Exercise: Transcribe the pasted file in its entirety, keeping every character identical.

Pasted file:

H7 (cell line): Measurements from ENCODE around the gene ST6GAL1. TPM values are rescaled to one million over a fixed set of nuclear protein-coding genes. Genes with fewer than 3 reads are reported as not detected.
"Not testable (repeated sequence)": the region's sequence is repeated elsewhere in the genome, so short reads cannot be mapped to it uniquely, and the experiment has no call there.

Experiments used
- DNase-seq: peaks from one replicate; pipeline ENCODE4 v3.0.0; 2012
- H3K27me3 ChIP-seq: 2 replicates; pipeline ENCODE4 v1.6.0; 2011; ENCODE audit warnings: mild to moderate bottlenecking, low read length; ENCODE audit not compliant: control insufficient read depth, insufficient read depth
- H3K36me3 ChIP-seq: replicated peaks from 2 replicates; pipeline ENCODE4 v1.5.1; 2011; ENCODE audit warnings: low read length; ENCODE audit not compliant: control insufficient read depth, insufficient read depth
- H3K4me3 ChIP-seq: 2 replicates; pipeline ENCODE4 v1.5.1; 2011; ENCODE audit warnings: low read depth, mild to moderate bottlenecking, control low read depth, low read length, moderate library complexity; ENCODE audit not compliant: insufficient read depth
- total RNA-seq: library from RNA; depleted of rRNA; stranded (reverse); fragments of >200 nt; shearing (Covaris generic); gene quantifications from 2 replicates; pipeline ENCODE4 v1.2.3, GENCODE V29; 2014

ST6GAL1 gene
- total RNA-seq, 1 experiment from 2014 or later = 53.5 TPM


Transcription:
H7 (cell line): Measurements from ENCODE around the gene ST6GAL1. TPM values are rescaled to one million over a fixed set of nuclear protein-coding genes. Genes with fewer than 3 reads are reported as not detected.
"Not testable (repeated sequence)": the region's sequence is repeated elsewhere in the genome, so short reads cannot be mapped to it uniquely, and the experiment has no call there.

Experiments used
- DNase-seq: peaks from one replicate; pipeline ENCODE4 v3.0.0; 2012
- H3K27me3 ChIP-seq: 2 replicates; pipeline ENCODE4 v1.6.0; 2011; ENCODE audit warnings: mild to moderate bottlenecking, low read length; ENCODE audit not compliant: control insufficient read depth, insufficient read depth
- H3K36me3 ChIP-seq: replicated peaks from 2 replicates; pipeline ENCODE4 v1.5.1; 2011; ENCODE audit warnings: low read length; ENCODE audit not compliant: control insufficient read depth, insufficient read depth
- H3K4me3 ChIP-seq: 2 replicates; pipeline ENCODE4 v1.5.1; 2011; ENCODE audit warnings: low read depth, mild to moderate bottlenecking, control low read depth, low read length, moderate library complexity; ENCODE audit not compliant: insufficient read depth
- total RNA-seq: library from RNA; depleted of rRNA; stranded (reverse); fragments of >200 nt; shearing (Covaris generic); gene quantifications from 2 replicates; pipeline ENCODE4 v1.2.3, GENCODE V29; 2014

ST6GAL1 gene
- total RNA-seq, 1 experiment from 2014 or later = 53.5 TPM